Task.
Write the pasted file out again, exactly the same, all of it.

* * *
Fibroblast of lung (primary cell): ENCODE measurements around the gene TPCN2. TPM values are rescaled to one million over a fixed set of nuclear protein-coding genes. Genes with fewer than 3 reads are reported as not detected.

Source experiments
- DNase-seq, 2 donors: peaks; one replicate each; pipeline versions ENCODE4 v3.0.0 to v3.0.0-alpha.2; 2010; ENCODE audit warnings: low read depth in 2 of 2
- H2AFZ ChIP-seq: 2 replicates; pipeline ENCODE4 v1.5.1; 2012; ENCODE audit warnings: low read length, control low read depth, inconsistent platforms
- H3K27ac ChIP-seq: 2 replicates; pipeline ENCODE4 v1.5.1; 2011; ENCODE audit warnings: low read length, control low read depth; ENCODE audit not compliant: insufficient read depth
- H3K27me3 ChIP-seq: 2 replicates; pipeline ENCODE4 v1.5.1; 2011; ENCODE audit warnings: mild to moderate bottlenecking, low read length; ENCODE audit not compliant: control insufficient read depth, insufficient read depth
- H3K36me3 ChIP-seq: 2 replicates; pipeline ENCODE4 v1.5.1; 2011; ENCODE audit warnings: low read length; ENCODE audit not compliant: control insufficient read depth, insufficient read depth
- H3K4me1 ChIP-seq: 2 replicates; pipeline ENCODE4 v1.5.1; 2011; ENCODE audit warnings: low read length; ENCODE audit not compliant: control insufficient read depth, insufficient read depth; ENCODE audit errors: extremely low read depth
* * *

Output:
Fibroblast of lung (primary cell): ENCODE measurements around the gene TPCN2. TPM values are rescaled to one million over a fixed set of nuclear protein-coding genes. Genes with fewer than 3 reads are reported as not detected.

Source experiments
- DNase-seq, 2 donors: peaks; one replicate each; pipeline versions ENCODE4 v3.0.0 to v3.0.0-alpha.2; 2010; ENCODE audit warnings: low read depth in 2 of 2
- H2AFZ ChIP-seq: 2 replicates; pipeline ENCODE4 v1.5.1; 2012; ENCODE audit warnings: low read length, control low read depth, inconsistent platforms
- H3K27ac ChIP-seq: 2 replicates; pipeline ENCODE4 v1.5.1; 2011; ENCODE audit warnings: low read length, control low read depth; ENCODE audit not compliant: insufficient read depth
- H3K27me3 ChIP-seq: 2 replicates; pipeline ENCODE4 v1.5.1; 2011; ENCODE audit warnings: mild to moderate bottlenecking, low read length; ENCODE audit not compliant: control insufficient read depth, insufficient read depth
- H3K36me3 ChIP-seq: 2 replicates; pipeline ENCODE4 v1.5.1; 2011; ENCODE audit warnings: low read length; ENCODE audit not compliant: control insufficient read depth, insufficient read depth
- H3K4me1 ChIP-seq: 2 replicates; pipeline ENCODE4 v1.5.1; 2011; ENCODE audit warnings: low read length; ENCODE audit not compliant: control insufficient read depth, insufficient read depth; ENCODE audit errors: extremely low read depth